Covers of books by Jeffrey Cohen, Cynthia Hogue, Kevin Lichty and Laura Turchi

Happy ‘pub’ days: Cohen, Hogue, Lichty, Turchi

By

Kristen LaRue-Sandler

Four faculty members in the Department of English announce new books recently published or imminently forthcoming. Works include a German translation, a poetry chapbook, a debut novella, and an edition of instructional case studies.

  

Stein: Ökologie des Nichthumanen (August Verlag, 2022)

This German edition of Jeffrey Cohen’s 2015 treatise, Stone: An Ecology of the Inhuman (University of Minnesota Press) was translated by Till Bardoux and Nikola Basler and is set for a September release. From an English version of the publisher’s description:

Stone maps the force, vivacity, and stories within our most mundane matter, stone. For too long stone has served as an unexamined metaphor for the “really real”: blunt factuality, nature’s curt rebuke. Yet, medieval writers knew that stones drop with fire from the sky, emerge through the subterranean lovemaking of the elements, tumble along riverbeds from Eden, partner with the masons who build worlds with them. Such motion suggests an ecological enmeshment and an almost creaturely mineral life.

Although geological time can leave us reeling, Jeffrey Jerome Cohen argues that stone’s endurance is also an invitation to apprehend the world in other than human terms. Never truly inert, stone poses a profound challenge to modernity’s disenchantments. Its agency undermines the human desire to be separate from the environment, a bifurcation that renders nature “out there,” a mere resource for recreation, consumption, and exploitation.

Showing that what is often assumed to be the most lifeless of substances is, in its own time, restless and forever in motion, Stone fittingly concludes by taking us to Iceland⎯a land that, writes the author, “reminds us that stone like water is alive, that stone like water is transient.”

Cohen is dean of humanities in The College of Liberal Arts and Sciences at ASU, where he is a professor of English.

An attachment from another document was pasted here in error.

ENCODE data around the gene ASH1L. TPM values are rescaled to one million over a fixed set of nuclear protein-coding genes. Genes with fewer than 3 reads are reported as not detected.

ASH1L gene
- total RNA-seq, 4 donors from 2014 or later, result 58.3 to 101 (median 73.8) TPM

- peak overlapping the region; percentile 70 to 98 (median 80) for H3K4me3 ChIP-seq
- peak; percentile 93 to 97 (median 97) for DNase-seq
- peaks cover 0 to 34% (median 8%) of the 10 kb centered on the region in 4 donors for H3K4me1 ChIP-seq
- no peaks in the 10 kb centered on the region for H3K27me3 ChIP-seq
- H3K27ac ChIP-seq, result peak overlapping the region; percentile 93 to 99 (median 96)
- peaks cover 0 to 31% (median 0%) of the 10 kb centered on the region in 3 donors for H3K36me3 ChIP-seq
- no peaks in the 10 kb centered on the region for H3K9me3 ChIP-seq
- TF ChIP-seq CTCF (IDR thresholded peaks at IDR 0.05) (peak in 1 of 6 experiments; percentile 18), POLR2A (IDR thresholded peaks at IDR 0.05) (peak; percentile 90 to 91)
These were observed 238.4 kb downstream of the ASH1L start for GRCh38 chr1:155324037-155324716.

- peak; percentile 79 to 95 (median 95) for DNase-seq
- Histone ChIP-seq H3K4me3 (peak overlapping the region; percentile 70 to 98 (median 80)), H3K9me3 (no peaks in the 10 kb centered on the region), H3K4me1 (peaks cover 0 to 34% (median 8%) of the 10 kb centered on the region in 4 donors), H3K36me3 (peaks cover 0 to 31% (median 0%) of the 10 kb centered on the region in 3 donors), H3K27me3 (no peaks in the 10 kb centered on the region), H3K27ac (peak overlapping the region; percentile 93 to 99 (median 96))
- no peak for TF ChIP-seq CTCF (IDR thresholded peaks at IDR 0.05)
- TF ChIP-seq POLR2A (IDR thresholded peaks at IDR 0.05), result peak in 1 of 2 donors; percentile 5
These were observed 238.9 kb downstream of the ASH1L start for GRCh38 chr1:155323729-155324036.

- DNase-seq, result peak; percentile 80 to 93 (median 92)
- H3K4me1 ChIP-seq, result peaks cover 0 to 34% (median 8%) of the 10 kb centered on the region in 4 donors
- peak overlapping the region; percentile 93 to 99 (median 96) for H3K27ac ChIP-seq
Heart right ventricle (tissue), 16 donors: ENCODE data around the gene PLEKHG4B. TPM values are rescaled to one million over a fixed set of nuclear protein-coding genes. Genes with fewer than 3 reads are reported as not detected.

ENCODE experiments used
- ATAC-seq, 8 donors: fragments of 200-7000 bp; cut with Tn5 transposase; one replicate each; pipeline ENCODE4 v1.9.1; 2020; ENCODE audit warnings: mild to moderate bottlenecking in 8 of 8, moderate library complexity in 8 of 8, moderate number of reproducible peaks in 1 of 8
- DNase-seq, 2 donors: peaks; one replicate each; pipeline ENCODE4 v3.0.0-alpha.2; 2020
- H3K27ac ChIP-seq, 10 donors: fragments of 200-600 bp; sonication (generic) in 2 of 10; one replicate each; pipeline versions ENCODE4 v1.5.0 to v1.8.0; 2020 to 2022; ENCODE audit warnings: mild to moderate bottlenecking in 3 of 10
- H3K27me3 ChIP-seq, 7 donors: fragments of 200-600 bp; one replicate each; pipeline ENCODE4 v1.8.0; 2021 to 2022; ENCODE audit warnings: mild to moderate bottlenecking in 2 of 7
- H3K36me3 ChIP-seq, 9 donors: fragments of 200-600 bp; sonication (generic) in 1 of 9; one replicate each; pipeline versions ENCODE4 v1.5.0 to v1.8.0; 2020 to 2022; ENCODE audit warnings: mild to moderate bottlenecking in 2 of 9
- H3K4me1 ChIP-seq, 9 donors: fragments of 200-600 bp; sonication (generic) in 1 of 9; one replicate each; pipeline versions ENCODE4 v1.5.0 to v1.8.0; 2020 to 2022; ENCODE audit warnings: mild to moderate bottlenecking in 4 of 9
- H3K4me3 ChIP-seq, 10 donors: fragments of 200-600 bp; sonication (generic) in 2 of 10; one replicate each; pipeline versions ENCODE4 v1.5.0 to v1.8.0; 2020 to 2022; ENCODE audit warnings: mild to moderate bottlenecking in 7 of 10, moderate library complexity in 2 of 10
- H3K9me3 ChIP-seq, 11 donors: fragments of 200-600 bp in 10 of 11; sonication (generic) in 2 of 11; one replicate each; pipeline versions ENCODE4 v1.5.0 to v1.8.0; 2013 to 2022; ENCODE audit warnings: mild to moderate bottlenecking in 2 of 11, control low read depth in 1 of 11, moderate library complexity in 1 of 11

Contain (Tram Editions, 2022)

Cynthia Hogue’s ninth collection of poetry was released in July. From the publisher:

As much as human beings were made to stay inside their homes in many places, pulled back like the awkward weeds we can be, threatened with culling by the mind of the garden, we were, in that way, contained by the pandemic. However, in Contain, the poet asks that we all remember what must not be held inside us if we are to remain resilient. Hogue meditates on the necessary questions of what is owed in return for the gift of life, as she writes out of her inspired dialogue with Morgan O’Hara’s work, and reminds us of how poetry can help us to see inside the gift of sight that is the painter’s province.

Hogue is professor emeritus of English at ASU, where she formerly held the Maxine and Jonathan Marshall Chair in Modern and Contemporary Poetry.

  

The Circle That Fits (Driftwood Press, 2022)

Kevin Lichty’s fiction debut is set to launch in October. From the publisher:

Kevin Lichty's The Circle That Fits explores the fraught relationships between two parents and their son as they live in a traveling carnival. … From taxidermied humans to a shape-shifting lion tamer, the emotional, intense surrealism on display in this compressed novel knows no bounds.

Lichty is an instructor in English at ASU, where he earned a Master of Fine Arts in creative writing in 2017.

  

Cross-Disciplinary, Cross-Institutional Collaboration in Teacher Education: Cases of Learning and Leading (Palgrave Macmillan, 2021)

With co-editors Cheryl J. Craig and Denise M. McDonald, Laura Turchi presents this edition in the Palgrave Studies on Leadership and Learning in Teacher Education series. From the publisher:

This book focuses on the impact of sustained and evolving collaborations, showcasing research and scholarship in a faculty group―consisting of 28 professors from five regional universities―meeting and supporting each other since 2002. Originally an innovation introduced by Cheryl J. Craig and funded by a reform movement, the Faculty Academy continues to flourish in the fourth largest city in America long after the reform initiative abandoned its charge.

Contributors to this volume represent all stages of careers, include all races and genders, and write from a multiplicity of disciplinary stances (literacy, mathematics, science, social education, multiculturalism, English as a Second Language, accountability, etc.). In addition to fascinatingly diverse perspectives on teacher education, the authors also investigate issues related to career trajectories―including experiences of vulnerability. The volume illuminates how the Faculty Academy works as a dynamic academic and social bond: not only as a glue that binds members in community, but also in rigorous intellectual commitments that fuel their collective knowing and advance their careers while providing leadership, mentorship, and modelling in up-close and timely ways.

Turchi is a clinical professor of English at ASU where she works primarily with the Arizona Center for Medieval and Renaissance Studies.

COVID-19 information

Latest updates  |  Coronavirus FAQ page  |  Vaccine FAQ page